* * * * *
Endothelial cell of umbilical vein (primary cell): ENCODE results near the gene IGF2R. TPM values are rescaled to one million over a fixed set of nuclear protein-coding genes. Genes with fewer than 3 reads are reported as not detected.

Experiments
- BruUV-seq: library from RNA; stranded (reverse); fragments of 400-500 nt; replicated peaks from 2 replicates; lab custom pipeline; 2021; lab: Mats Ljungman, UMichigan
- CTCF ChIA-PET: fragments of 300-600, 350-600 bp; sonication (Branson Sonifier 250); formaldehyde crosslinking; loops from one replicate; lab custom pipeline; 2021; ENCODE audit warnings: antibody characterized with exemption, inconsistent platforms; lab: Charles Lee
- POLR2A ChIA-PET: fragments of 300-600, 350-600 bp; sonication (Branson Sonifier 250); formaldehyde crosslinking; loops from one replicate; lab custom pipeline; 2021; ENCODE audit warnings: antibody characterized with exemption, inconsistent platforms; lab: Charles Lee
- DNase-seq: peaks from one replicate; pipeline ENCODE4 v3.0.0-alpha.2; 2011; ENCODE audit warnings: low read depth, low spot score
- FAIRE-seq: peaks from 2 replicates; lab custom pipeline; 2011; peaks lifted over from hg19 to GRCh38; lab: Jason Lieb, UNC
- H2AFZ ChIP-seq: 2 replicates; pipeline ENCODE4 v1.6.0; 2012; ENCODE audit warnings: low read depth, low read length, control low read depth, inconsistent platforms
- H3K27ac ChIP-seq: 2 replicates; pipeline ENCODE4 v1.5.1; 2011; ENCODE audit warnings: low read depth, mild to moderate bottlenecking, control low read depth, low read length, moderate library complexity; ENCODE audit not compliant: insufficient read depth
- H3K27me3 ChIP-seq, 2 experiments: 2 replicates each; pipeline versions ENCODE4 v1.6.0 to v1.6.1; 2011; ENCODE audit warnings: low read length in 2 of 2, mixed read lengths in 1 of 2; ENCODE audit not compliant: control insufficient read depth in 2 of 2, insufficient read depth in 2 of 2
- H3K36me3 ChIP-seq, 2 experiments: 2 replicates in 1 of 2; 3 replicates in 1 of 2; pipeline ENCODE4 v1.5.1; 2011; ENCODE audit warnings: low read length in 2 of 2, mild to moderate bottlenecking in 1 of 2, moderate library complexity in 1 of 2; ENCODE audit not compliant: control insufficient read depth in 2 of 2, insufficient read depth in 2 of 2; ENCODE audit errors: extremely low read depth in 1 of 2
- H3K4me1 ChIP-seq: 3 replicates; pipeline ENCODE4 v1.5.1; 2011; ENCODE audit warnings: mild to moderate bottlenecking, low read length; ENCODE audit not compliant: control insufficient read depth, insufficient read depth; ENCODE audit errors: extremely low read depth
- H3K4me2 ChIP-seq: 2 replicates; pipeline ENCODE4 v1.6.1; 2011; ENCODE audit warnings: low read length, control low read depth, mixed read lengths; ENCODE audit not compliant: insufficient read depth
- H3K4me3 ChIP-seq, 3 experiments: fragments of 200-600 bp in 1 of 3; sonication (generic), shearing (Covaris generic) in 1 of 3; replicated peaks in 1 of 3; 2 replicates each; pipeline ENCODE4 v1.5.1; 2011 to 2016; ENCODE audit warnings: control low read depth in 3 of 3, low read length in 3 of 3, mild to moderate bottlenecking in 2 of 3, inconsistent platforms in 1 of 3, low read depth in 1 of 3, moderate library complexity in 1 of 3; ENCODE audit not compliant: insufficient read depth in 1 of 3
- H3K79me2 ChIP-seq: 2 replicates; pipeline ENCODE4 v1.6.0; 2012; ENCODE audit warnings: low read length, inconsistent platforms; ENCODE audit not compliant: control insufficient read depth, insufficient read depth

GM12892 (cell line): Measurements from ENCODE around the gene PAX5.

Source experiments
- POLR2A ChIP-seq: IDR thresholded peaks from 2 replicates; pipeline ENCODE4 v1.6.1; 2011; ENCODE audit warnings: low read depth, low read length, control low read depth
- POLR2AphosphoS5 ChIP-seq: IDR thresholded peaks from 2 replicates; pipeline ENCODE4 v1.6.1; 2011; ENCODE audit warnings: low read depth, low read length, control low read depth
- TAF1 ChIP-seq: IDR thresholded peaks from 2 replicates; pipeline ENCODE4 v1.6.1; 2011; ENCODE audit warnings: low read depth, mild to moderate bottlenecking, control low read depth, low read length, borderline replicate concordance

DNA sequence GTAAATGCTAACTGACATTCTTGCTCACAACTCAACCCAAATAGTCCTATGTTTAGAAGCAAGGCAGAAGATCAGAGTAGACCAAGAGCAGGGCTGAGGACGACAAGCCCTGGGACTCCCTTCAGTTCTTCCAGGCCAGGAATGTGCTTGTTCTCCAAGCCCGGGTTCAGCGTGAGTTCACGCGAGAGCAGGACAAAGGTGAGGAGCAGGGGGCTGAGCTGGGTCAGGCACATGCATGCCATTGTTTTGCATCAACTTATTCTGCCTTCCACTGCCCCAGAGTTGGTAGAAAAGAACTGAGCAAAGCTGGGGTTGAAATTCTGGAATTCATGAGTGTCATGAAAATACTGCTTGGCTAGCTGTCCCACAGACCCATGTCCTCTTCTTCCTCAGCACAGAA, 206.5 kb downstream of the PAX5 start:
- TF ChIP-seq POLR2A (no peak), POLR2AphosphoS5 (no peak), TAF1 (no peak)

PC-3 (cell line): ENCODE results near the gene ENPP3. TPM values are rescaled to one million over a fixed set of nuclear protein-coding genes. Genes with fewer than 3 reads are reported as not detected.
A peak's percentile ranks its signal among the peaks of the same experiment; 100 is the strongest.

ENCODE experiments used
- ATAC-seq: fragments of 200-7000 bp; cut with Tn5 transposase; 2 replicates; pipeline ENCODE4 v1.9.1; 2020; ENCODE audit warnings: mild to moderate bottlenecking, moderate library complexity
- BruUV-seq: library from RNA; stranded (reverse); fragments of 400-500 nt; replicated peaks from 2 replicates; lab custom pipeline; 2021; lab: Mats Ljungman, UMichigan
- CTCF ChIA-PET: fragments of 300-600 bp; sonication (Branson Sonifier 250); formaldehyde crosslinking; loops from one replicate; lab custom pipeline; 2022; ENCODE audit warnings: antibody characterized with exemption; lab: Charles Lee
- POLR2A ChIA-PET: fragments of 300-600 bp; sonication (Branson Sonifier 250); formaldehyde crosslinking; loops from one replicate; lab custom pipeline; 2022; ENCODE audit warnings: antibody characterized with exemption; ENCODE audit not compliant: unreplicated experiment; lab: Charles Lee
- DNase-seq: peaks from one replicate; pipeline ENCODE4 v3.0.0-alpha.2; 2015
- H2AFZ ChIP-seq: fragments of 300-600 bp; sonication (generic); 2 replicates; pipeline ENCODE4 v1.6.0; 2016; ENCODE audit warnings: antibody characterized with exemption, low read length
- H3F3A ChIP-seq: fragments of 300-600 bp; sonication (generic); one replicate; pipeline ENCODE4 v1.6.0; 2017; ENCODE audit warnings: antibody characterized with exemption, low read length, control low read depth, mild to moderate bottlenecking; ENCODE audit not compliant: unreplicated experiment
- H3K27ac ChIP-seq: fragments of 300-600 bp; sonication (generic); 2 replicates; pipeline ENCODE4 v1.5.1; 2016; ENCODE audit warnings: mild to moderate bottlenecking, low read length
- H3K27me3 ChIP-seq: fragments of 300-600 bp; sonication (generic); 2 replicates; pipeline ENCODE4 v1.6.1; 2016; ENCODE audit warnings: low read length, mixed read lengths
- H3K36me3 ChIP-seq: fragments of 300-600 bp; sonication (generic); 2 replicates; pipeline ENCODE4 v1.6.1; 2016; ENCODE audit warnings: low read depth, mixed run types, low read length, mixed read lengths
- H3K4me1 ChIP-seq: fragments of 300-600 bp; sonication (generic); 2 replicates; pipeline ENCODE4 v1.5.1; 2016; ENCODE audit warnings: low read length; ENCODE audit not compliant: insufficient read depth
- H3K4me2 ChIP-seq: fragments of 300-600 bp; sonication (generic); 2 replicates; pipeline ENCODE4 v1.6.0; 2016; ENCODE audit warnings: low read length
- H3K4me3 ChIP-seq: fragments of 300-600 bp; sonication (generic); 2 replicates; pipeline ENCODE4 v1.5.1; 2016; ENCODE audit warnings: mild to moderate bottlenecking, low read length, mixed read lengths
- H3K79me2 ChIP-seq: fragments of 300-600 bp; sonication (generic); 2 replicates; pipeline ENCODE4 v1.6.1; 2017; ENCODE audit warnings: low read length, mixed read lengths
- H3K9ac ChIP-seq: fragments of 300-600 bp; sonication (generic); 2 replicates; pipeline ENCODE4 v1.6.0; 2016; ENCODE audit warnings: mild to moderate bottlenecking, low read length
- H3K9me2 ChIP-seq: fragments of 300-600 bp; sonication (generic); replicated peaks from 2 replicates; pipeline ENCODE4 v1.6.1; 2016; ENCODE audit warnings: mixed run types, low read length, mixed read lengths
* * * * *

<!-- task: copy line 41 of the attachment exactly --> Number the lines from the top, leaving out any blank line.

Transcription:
- H3K9me2 ChIP-seq: fragments of 300-600 bp; sonication (generic); replicated peaks from 2 replicates; pipeline ENCODE4 v1.6.1; 2016; ENCODE audit warnings: mixed run types, low read length, mixed read lengths